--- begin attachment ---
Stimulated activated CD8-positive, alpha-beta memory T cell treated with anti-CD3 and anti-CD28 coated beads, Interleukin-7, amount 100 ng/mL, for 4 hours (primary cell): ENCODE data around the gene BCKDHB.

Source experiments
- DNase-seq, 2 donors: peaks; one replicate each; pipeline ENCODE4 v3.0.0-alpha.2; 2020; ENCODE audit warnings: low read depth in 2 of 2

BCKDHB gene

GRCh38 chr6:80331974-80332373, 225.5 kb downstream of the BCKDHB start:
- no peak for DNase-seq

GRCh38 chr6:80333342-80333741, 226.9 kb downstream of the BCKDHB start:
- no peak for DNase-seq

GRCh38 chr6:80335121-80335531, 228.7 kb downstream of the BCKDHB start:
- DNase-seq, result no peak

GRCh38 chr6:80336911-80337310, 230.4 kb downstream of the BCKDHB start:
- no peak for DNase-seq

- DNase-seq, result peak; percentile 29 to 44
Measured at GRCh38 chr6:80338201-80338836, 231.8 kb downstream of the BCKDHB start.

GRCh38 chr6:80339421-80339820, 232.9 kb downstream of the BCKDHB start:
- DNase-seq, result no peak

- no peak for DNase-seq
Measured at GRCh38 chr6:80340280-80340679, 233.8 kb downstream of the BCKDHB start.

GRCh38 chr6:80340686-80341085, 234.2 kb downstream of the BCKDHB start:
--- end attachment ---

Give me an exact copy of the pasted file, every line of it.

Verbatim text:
Stimulated activated CD8-positive, alpha-beta memory T cell treated with anti-CD3 and anti-CD28 coated beads, Interleukin-7, amount 100 ng/mL, for 4 hours (primary cell): ENCODE data around the gene BCKDHB.

Source experiments
- DNase-seq, 2 donors: peaks; one replicate each; pipeline ENCODE4 v3.0.0-alpha.2; 2020; ENCODE audit warnings: low read depth in 2 of 2

BCKDHB gene

GRCh38 chr6:80331974-80332373, 225.5 kb downstream of the BCKDHB start:
- no peak for DNase-seq

GRCh38 chr6:80333342-80333741, 226.9 kb downstream of the BCKDHB start:
- no peak for DNase-seq

GRCh38 chr6:80335121-80335531, 228.7 kb downstream of the BCKDHB start:
- DNase-seq, result no peak

GRCh38 chr6:80336911-80337310, 230.4 kb downstream of the BCKDHB start:
- no peak for DNase-seq

- DNase-seq, result peak; percentile 29 to 44
Measured at GRCh38 chr6:80338201-80338836, 231.8 kb downstream of the BCKDHB start.

GRCh38 chr6:80339421-80339820, 232.9 kb downstream of the BCKDHB start:
- DNase-seq, result no peak

- no peak for DNase-seq
Measured at GRCh38 chr6:80340280-80340679, 233.8 kb downstream of the BCKDHB start.

GRCh38 chr6:80340686-80341085, 234.2 kb downstream of the BCKDHB start: